Category Archives: Poetry

student writings

Poetry Piece: “If My Vagina Could Speak”

If My Vagina could Speak

She would tell me that she is the “mouth” of my heart.

She would say I have fed her rotted filth masquerading as food, for longer than I want to admit.

She might ask me, beg even, if I could sample my lovers first, if I could at the very least chew the invaders before I swallow. 

But I have always been the fastest eater at the table,

My world has always been an eat or be eaten- “who’s it gonna be?” world. 

If my vagina could speak.

But she’s mute most of the time,

Except when red dribbles from her lips,

Marbling into water,

Or when she’s so hungry she drools what becomes a waterfall of insatiable lust.

If she could speak I wonder if she would declare that we stand on opposite sides of the picket fence,

Calling me a traitor to myself,

If I gave her the power to speak would she speak on behalf of who I am or would she shame me,

Asking me if I remember all the ways I forgot she was a part of me,

And if I remember all the times I blamed her for the hijackings that took place simply because she existed.

 Because she would be right, 

And she would be wrong. 

If my vagina could speak,

We would laugh about that time she shot a menstrual cup onto the floor,

Spit it out and said “fuck this- I CAN’T BREATHE”-

And we would laugh about the time she convinced my urethra to pee in the middle of the kitchen,

And I’d tell her she was an asshole for drying up like some sort of sahara desert that one time-

And she would call me an asshole for falling asleep that time I masturbated.

If my vagina could speak

She would apologize for existing in the first place,

And I’d tell her that I love that she’s here with me,

And that it’s the fault of people who don’t understand no,

And it’s my fault sometimes for wanting to feel anything but—

Sshe would tell me she took what I gave, has carried what I did not-

And she would tell me that the burden of femalehood should not be as heavy a load,

And I’d say “but it is. Because you and I both exist.”

And we would both say our sorries-

If my vagina could speak she would ask me if I trusted her.

And I’d say we need another round of tequila for that conversation.


Written By: Christine Alicea

About the Author: I am a Queer Latinx Jersey transplant living in the bay area. I am majoring in education with an inclusion of queer studies. I am practicing the idea of becoming an Oasis for my community as well as telling people how they make me feel. We only have today.


Poetry Piece: “Close Your Eyes”

Close Your Eyes


Machine guns gleam and jackboots click

Vacant eyes blink back tears

Tiny prisoners caged for slaughter

Welcome to America, welcome to your new home


Vacant eyes blink back tears

Under flood lights blinding bright

Welcome to your cell, welcome to your new home

Piles of children spilt on concrete


Floodlights blinding, never ceasing

Turn the cameras off, there’s blood on the floor

Madmen chuckle and mop the concrete

A child’s eyes roll back into his head


Turn the cameras off, there’s blood on the floor

Two monsters come and take a girl away

A child’s eyes roll back into his head

Someone whispers nothing’s real here, nobody exists


Two monsters came and took a girl away

Everyone shuts their eyes and tries to pretend

The monsters cackle, screaming nothing’s real here, you don’t exist

The air is rank with piss and fear, everyone frozen, no one can move


Shut your eyes and try to pretend

Nothing’s real here, no one exists

The air is rank with piss and fear, everyone frozen, no one can move

Welcome to America, this is your new home


Written By: Chris Lukens

About the Author: Chris Lukens lives and writes in San Francisco. You can often find him prowling the streets of the Mission, burrito in hand, on his way to the Roxie or trying to remember where he parked his bicycle.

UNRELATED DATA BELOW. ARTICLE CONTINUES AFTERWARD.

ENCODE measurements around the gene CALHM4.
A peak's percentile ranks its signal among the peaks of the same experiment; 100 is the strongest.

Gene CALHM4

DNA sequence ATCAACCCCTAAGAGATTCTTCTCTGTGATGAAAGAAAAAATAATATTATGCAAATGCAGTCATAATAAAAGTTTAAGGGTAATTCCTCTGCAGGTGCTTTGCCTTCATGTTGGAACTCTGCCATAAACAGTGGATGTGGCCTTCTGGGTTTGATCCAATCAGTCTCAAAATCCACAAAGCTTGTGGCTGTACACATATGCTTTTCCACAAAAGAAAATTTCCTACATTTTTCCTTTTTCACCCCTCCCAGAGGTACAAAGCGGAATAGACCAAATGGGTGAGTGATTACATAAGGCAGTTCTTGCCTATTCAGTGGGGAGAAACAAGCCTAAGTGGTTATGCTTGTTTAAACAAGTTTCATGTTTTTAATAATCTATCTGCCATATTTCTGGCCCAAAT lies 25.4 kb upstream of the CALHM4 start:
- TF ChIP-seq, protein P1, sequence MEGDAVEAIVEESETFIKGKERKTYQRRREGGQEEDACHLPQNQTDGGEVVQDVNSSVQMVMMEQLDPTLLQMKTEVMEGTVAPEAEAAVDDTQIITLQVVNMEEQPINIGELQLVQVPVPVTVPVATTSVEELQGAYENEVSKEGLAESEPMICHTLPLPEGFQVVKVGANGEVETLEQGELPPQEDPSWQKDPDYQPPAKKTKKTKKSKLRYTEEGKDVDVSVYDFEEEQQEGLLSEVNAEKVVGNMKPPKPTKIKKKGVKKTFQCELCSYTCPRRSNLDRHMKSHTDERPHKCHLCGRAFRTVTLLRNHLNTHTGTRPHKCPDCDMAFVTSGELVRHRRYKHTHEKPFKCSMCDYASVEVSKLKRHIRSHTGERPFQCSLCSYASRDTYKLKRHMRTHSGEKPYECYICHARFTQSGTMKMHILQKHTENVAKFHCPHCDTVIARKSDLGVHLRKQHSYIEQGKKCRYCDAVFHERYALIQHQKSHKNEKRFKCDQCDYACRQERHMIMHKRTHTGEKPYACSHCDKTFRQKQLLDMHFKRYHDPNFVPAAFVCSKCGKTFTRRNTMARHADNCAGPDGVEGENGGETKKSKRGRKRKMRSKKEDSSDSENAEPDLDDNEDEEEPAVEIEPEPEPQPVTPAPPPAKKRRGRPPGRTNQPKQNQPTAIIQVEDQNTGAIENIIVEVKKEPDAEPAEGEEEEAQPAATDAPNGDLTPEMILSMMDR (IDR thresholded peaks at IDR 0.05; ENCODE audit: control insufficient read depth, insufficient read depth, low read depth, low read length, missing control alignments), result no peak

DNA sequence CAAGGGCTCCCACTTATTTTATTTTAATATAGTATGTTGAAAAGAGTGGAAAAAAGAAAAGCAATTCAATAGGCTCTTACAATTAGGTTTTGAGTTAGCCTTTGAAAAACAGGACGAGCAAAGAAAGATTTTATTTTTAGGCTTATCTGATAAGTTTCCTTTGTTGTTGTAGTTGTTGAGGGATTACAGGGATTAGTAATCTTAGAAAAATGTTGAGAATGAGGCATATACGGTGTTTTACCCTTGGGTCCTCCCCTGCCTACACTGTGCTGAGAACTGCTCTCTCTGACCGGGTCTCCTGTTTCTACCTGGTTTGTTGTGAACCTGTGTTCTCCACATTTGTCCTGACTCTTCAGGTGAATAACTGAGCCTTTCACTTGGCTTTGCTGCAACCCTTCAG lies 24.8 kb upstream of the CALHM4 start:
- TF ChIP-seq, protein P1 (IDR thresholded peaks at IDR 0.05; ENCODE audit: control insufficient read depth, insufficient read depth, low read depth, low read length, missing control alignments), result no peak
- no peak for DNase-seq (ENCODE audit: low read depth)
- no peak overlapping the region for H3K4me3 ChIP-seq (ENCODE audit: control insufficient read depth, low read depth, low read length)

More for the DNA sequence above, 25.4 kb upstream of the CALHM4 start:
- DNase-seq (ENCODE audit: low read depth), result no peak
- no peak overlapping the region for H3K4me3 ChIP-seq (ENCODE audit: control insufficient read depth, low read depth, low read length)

Poetry Piece: “Escuintles”



Have you met the dogs

In the De Young Museum?

You can see them

Behind glass


In the Mesoamerica 

Room; it’s almost like

A pet shop.


Olmec, I think, they’re 

Like chihuahuas
But plump, 

The color of dust.


My favorite

Is scratching 

At his fleas.


Another is lounging

Just like every lazy

Dog you’ve ever seen

On a hot, hot day.


But this fellow’s been 

Lounging since before Cortes 

Came, maybe long before.


Study their faces. 

I swear you can see 

Which ones lick 

And which ones bite.


Written By: Jason Szydlik

About the Author: Jason Szydlik studied poetry at City College.

Poetry Piece: “Unforeseen”



The poison apple provides ample rest

for Snow’s strength to return

and certain vision to coalesce.


The prince’s kiss, electrifies; yet 

what seals the deal is 

her awakened personal power.


From glass case made for her slumber 

she rises and strides to the cottage

alight with wattage disallowed before her nap.


Trailing her; seven skipping dwarfs

their gentle maid is back!

one brow knit prince 

why does he not lead this pack?

and… a new order of the day

her business case will soon be made!


After sumptuous sup’ prepared by Doc

all gather round the board to talk of Snow’s broad new vision –

deep distress over climate calls her to make haste!


She builds her case: no more mining in their future,

out of the forest they’ll move to the plains

build a wind farm, ‘Heigh, ho’, above the winged things


Venture capital, in princely sums, their dinner guest supplies.

Guided by Ms. White, minority CEO, 

SW7, their newly founded enterprise provides 

clean green energy for a conscious kingdom, 

and perhaps,

one day, a queen…

but that’s still unforeseen.


Written By: Claire Heinzelman

About the Author: Claire Heinzelman is enjoying retirement from serial careers of (reverse order) music education, advocacy training for families of children with special needs and corporate finance. To the untrained eye, this progression may not make sense; nonetheless, each chapter has provided a different lens through which to observe life and attempt to capture it on the page.

POETRY: “your two big toes”

your two big toes

the gate’s frame heaves and hoes
depending on the season
in winter, snug and resistant
like a pill bug
rolled up tight, looking
to tuck to a soft
warm side rib
then in summer
blooming loose, an open
laughing game
can’t catch
my running smile
but love, me
I am all the rooted
so why sit scrubby
tending distant
threads, measuring
stilted gulls
over lumbering water

Written By: Lisa Graves

POETRY: “Celia”